As an example, as illustrated in FIG. 6 a, circuit board 66 is configured to illuminate either the up or down arrows of indicators 73 to inform user 10 which way to move barrel 54 of marker 50 to place marker 50 at the one or more calculated angles. The circular shaped light of indicators 73 is used to inform user 10 that marker 50 has been positioned at a proper angle. Once user 10 positions marker 50 in a respective calculated angle, circuit board 66 can calculate or determine the proper projectile velocity settings required to lob projectiles or paintballs on to target 12 b. In one form of the above form, circuit board 66 automatically controls one or more operating parameters of marker 50 to achieve said calculated velocity settings for user 10. User 10 then presses trigger 62 thereby causing marker 50 to expel projectiles from marker 50 at the plurality of calculated velocities. For example, in 5-shot burst mode, marker 50 automatically expels five paintballs at five different velocities at target 12 b. In the alternative, marker 50 could be set to expel projectiles in a lobbing manner at the same velocity.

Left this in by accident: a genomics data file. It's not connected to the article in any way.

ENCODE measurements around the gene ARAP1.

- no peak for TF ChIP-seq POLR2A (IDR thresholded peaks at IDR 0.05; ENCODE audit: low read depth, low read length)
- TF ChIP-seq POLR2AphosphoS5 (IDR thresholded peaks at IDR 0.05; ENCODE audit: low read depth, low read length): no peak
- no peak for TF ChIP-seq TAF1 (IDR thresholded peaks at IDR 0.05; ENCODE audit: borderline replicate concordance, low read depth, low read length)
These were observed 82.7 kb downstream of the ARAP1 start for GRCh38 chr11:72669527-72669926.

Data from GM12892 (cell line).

In another form, user 10 again engages target 12 b which is behind obstacle 16 with marker 50 which comprises distance sensor 75, indicators 73, and tilt sensors 48 connected with circuit board 66 (see FIG. 5). Circuit board 66 of marker 50 knowing the distance to target 12 b through distance sensor 75 indicates to user 10 one or more calculated barrel 54 angle(s) and velocity setting(s) (see FIG. 6 a-6 c) through indicators 73, in order to lob projectiles on to target 12 b. In this form, although circuit board 66 has calculated the velocity and preferred angle, user 10 may have set a preference, via controls 77, for manual adjustment of the velocity using either velocity controller 76 or velocity adjustment mechanism 52. Once user 10 has adjusted the velocity setting to the calculated setting, circuit board 66 is configured to illuminate an indicator 73 thereby informing user 10 that the calculated velocity setting has been reached. As with the previous form, circuit board 66 can also be configured to illuminate indicators 73 informing user 10 that the velocity setting needs to be increased or decreased in order to reach the calculated velocity setting. For example, the up and down or right and left indicators 73 illustrated in FIG. 6 a could be used.